aircooled
aircooled MegaDork
6/14/21 12:11 p.m.

Rear mounted radiators (even condensers) have always been an issue with Corvair engine conversions.  Not sure the water pump pressure is an issue, I don't think that is normally a thing with a V8 conversion.  Front mounted radiators / condensers are certainly the best option.

The removal of the rear glass is probably a good idea.  Remove the rear side windows and use them as intakes.

jr02518
jr02518 HalfDork
6/14/21 12:23 p.m.

Just graft the front end of a Corvair on to a Tesla, that would be an improvement.

AutoXR
AutoXR HalfDork
6/15/21 4:28 p.m.

In reply to Kreb (Forum Supporter) :

If you use a modern transaxle like a Cayman S there's tons of leg room.  Like my 68 with a Cayman S trans and 2016 LT1

Kreb (Forum Supporter)
Kreb (Forum Supporter) GRM+ Memberand UberDork
6/15/21 4:41 p.m.

In reply to AutoXR :

Wait, that's yours? surprise Wow, beautiful piece of work. I'm very jealous. On the Corvair forums most people seem to want to go the Crown route. which makes little sense to me.

My dream is to restomod one via a Porsche or converted Subbie transmission fed by a LFX in the rear like god intended.  

AutoXR
AutoXR HalfDork
6/17/21 10:47 a.m.

In reply to Kreb (Forum Supporter) :

It is indeed mine.  I looked at Crown but the fragility of the transmission combined with the leg room drove me away.  Others have successfully used C5 vette transqxles, but again leg room issues.  My father has this one.   930 trans, LS1 from an 03 vette, going on 13 years without issue. 

Alfaromeoguy
Alfaromeoguy HalfDork
8/25/21 1:49 a.m.

In reply to The Staff of Motorsport Marketing :

i have always loved Corvairs from the 1965  model to the last.... beautiful lines ;;; quick fact.. old godzilla movies from the eary 60's  the car godzill steps on??? little model corvairs

gzuckier
gzuckier
6/4/22 4:24 p.m.

In reply to noddaz :

Base of the rear window is often used as an air intake for various radiator-into-the-trunk conversions, Corvair or other, and it never works, because that area is probably at lower than atmospheric pressure. Better off with one of those air intakes that reaches up over the roof, but then you have to deal with rear visibility.

aircooled
aircooled MegaDork
6/4/22 6:24 p.m.

Of note is that the base of the rear window is used for ALL the cooling air intake in a stock late model Corvair.  Early models used leuvers in the engine lid.  I am a bit suspicious the GM engineers would put the intake in a low pressure area.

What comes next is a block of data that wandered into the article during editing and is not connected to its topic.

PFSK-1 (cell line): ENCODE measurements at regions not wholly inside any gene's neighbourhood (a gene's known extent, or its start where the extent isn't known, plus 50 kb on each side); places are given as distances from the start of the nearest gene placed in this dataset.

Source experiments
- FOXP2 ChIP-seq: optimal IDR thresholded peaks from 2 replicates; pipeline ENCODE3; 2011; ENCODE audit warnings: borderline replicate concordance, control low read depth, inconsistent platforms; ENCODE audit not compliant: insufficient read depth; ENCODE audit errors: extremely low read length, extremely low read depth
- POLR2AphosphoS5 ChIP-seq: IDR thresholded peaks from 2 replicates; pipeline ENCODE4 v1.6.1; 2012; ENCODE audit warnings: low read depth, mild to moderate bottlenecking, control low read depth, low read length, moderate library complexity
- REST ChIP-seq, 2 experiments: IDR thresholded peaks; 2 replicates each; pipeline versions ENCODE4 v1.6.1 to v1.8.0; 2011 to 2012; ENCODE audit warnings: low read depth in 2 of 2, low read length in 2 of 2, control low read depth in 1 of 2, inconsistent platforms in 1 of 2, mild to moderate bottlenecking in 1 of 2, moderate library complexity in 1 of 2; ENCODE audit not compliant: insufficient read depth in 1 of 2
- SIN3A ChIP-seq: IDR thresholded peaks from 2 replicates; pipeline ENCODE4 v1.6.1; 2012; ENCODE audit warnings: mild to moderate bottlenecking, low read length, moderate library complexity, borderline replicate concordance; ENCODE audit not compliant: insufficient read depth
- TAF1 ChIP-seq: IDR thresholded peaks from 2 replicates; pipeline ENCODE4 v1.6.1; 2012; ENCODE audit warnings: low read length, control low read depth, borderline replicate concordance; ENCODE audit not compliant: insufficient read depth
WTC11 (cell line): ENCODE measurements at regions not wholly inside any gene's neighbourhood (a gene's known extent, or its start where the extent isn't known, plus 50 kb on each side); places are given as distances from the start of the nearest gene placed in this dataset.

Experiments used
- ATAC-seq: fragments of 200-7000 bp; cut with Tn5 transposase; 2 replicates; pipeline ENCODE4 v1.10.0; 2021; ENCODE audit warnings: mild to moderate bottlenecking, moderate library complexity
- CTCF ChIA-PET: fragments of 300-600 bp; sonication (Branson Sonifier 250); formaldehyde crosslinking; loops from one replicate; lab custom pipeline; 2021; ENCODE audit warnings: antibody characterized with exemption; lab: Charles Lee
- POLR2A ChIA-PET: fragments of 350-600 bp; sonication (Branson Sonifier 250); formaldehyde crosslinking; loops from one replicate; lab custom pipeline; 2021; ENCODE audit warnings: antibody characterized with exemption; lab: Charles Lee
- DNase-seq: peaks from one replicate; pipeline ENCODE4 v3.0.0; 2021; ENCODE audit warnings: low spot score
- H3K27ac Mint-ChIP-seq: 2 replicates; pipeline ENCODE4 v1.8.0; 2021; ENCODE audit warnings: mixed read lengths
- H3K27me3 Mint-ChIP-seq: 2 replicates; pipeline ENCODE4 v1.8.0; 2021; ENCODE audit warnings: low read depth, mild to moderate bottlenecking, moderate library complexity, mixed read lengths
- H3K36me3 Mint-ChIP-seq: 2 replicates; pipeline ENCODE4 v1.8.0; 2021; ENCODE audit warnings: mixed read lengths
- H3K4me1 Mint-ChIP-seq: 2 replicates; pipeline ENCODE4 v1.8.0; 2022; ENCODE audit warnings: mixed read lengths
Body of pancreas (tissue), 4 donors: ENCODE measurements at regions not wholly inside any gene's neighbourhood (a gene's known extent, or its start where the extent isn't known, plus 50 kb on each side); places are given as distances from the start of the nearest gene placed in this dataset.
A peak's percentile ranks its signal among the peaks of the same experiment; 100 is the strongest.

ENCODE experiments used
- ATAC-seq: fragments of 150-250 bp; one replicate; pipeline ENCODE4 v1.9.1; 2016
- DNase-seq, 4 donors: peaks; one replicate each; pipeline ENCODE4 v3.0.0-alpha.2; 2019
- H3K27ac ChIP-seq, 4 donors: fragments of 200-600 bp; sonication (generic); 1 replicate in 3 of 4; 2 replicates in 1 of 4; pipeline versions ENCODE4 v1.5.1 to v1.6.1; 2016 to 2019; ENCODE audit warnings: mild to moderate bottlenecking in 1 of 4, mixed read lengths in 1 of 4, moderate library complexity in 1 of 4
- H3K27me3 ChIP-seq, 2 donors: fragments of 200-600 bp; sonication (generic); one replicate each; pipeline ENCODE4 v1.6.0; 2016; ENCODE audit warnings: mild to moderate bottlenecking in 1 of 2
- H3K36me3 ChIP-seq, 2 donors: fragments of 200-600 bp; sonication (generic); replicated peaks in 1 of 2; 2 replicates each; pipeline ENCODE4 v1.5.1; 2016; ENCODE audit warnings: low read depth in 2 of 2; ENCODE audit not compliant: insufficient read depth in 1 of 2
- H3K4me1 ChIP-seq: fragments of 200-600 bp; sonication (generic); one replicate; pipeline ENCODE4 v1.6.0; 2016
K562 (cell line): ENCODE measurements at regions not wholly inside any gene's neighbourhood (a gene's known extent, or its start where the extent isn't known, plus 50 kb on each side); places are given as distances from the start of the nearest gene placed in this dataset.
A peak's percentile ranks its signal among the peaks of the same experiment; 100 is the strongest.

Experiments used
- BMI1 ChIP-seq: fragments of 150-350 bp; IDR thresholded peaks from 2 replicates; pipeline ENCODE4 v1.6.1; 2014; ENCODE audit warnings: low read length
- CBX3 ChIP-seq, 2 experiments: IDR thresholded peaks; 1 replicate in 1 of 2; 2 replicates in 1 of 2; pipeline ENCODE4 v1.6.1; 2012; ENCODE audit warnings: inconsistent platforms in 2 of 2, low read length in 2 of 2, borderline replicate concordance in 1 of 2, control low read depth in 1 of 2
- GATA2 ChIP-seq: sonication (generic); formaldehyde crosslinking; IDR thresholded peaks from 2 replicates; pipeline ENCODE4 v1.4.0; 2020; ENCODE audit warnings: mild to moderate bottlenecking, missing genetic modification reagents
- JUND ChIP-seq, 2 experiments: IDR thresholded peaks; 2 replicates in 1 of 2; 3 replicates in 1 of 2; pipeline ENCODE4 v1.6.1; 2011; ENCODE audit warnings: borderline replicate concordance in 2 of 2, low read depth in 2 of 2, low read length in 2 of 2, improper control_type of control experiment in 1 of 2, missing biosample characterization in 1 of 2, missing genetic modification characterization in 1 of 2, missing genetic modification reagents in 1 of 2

If you want the highest pressure area, maybe not ideal, but lower than atmospheric seems unlikely.

If you want the same airflow as a front mounted radiator, that isn't going to happen.  A rear mounted radiator would also need to be heavily and tightly shrouded and of course heavy on fans, no mater where the intake is and it still will not likely work that well.

Cyclone03
Cyclone03
6/5/22 8:14 p.m.

Having just looked over 2 vintage racing Corvairs yesterday , both "stock",they have the engine cover vents modified to open scoops. They also run a modified fan set up to pull air around the cylinders.

If the radiator is moved forward with exhaust tubing,1 3/4 on the suction side 1 1/2 on the return (to radiator) the steel tubing will act like a radiator ,I suspect the stock radiator would do the job.

earlybroncoguy1
earlybroncoguy1 Reader
6/5/22 8:18 p.m.

In reply to AutoXR :

Uh....more info. You can't just tease us with that and no more pictures, or website, or something. Inquiring minds want to know.

Has anyone done a front LS/rear Corvette transaxle swap into a Corvair? Or is this there simply not enough room to put a V8 up front, regardless of where the trans is?

aircooled
aircooled MegaDork
6/6/22 9:21 a.m.

I have certainly seen front engined V8 Corvairs, but the are usually drag cars.  Years ago someone in Northern California put a Jag V12 in the front of a street driven car, so it's certainly doable.  One needed change will be moving the gas tank since it sits at the rear of the trunk in stock form.

I think this is the car?:

Patrick
Patrick GRM+ Memberand MegaDork
6/6/22 9:34 a.m.

In reply to earlybroncoguy1 :

I have, with a rusted floor corvair and a salvaged c5


 

 

Pete. (l33t FS)
Pete. (l33t FS) GRM+ Memberand MegaDork
6/6/22 2:00 p.m.
aircooled said:

I have certainly seen front engined V8 Corvairs, but the are usually drag cars.  Years ago someone in Northern California put a Jag V12 in the front of a street driven car, so it's certainly doable.  One needed change will be moving the gas tank since it sits at the rear of the trunk in stock form.

I think this is the car?:

An engine swap where the radiator has to be in the trunk looks like a major pain in the ass.

livinon2wheels
livinon2wheels GRM+ Memberand New Reader
7/23/22 10:40 a.m.

i have always loved the Corsair. I had a 68 with a rusted out floorboard that we fixed with a piece of plywood until we could find some sheet metal to make a more permanent repair. While the repair was far from pretty it did prevent having a true flintstone car and what a ball to drive, especially in the snow...yeehaw, the dukes of hazard had nothin on us. Hehe.